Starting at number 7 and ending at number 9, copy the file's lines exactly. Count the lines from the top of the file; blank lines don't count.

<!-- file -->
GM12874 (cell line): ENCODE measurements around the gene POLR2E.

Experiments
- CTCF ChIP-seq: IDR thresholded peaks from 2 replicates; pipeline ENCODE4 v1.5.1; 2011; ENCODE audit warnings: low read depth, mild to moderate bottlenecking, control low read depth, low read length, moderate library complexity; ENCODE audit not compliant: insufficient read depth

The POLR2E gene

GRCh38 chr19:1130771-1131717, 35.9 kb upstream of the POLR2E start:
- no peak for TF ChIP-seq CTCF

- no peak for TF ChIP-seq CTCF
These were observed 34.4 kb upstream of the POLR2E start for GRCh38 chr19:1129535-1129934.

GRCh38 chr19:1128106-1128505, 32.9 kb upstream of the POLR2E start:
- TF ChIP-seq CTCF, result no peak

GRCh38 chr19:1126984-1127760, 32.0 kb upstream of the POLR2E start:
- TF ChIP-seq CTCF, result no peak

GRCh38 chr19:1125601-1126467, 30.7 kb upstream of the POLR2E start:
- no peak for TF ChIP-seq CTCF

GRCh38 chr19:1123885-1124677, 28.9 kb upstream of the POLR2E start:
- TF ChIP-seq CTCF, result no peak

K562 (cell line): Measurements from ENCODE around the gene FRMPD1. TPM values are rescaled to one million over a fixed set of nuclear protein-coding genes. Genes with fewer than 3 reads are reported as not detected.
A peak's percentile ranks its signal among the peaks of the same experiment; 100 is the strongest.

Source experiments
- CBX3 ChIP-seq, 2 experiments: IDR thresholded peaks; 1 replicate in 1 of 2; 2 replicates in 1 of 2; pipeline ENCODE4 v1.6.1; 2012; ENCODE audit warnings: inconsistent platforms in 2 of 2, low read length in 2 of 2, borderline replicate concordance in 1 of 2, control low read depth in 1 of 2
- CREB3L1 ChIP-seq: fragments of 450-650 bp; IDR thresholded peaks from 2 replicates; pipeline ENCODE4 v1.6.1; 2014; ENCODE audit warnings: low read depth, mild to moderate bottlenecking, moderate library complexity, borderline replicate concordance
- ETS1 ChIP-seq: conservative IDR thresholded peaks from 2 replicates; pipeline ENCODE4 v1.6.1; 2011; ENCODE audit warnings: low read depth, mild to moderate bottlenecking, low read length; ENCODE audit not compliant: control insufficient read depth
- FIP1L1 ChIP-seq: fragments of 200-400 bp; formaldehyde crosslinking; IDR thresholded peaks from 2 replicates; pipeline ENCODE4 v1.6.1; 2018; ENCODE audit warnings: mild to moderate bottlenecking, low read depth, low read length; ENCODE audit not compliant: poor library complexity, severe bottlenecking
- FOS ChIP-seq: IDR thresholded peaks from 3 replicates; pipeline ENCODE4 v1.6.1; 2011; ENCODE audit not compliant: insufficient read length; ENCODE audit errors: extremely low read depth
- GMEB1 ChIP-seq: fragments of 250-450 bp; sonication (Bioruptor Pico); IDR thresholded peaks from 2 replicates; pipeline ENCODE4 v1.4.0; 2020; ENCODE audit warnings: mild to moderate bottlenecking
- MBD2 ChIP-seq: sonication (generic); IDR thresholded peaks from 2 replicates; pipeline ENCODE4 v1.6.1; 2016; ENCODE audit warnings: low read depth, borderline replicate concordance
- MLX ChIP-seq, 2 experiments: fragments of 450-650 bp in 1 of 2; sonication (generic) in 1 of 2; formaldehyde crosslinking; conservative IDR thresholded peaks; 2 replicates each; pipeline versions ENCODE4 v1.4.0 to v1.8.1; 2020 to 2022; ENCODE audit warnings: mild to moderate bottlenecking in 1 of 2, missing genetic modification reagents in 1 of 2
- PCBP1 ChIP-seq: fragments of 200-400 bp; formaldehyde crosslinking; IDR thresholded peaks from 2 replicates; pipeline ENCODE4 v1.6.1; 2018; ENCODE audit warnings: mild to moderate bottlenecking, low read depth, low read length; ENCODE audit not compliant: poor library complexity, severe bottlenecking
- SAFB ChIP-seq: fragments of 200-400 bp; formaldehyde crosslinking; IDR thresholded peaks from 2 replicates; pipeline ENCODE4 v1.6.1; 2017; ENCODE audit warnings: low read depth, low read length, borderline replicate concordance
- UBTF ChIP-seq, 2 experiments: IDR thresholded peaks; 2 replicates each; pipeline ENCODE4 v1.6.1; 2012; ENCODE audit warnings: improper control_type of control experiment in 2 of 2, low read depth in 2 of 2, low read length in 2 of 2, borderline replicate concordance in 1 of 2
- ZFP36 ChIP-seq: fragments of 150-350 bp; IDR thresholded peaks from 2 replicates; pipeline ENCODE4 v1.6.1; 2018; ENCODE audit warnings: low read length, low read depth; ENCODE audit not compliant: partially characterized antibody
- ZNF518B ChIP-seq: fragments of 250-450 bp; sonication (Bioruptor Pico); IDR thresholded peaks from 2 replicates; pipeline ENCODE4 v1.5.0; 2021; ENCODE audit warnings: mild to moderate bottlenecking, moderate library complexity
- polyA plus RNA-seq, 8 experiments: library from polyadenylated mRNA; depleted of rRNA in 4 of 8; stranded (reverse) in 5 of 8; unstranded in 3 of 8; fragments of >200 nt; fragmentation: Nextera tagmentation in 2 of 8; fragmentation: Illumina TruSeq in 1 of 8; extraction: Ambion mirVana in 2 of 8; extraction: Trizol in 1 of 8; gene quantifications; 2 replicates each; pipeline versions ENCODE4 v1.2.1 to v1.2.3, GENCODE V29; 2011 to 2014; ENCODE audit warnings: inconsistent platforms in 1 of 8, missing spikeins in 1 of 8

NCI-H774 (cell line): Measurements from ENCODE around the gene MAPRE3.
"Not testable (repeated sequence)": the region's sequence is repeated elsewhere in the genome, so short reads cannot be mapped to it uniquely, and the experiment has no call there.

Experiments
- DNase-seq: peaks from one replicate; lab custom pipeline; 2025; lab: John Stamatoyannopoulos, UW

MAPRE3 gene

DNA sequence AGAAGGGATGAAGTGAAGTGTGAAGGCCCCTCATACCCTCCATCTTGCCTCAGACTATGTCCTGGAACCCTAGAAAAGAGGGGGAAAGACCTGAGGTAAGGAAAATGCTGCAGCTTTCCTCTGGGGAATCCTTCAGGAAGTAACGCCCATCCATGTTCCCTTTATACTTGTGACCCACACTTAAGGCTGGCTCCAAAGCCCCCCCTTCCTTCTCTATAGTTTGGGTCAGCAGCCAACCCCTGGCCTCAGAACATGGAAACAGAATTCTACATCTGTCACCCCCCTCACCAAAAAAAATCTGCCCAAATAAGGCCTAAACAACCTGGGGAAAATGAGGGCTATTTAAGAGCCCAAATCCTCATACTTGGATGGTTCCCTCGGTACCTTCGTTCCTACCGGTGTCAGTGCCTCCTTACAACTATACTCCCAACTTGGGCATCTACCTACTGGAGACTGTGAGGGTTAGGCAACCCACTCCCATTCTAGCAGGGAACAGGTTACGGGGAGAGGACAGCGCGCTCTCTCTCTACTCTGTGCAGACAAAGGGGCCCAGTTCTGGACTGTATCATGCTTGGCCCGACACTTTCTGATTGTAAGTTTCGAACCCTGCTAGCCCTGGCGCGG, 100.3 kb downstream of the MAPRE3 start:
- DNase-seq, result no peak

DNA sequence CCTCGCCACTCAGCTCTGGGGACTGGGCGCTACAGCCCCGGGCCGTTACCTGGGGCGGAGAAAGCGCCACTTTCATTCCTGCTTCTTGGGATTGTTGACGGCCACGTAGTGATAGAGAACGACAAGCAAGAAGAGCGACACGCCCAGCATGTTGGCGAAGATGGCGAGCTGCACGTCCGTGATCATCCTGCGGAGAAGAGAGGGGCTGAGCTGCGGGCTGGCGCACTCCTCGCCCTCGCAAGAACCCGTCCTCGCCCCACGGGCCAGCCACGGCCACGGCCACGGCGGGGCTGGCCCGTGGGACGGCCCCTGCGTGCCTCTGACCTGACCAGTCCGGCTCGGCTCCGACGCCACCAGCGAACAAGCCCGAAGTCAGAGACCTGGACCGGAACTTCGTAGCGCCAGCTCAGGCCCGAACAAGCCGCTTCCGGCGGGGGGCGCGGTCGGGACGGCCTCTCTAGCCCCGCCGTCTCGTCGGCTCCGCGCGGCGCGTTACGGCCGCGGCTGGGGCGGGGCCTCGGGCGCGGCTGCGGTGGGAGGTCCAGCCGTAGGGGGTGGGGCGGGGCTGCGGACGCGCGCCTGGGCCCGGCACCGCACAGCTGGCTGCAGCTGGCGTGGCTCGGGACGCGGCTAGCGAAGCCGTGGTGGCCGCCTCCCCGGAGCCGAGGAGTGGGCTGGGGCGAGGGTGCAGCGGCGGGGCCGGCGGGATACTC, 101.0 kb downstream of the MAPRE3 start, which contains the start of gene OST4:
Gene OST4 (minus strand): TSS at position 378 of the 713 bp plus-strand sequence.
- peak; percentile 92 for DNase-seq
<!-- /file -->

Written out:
- no peak for TF ChIP-seq CTCF
These were observed 34.4 kb upstream of the POLR2E start for GRCh38 chr19:1129535-1129934.

GRCh38 chr19:1128106-1128505, 32.9 kb upstream of the POLR2E start: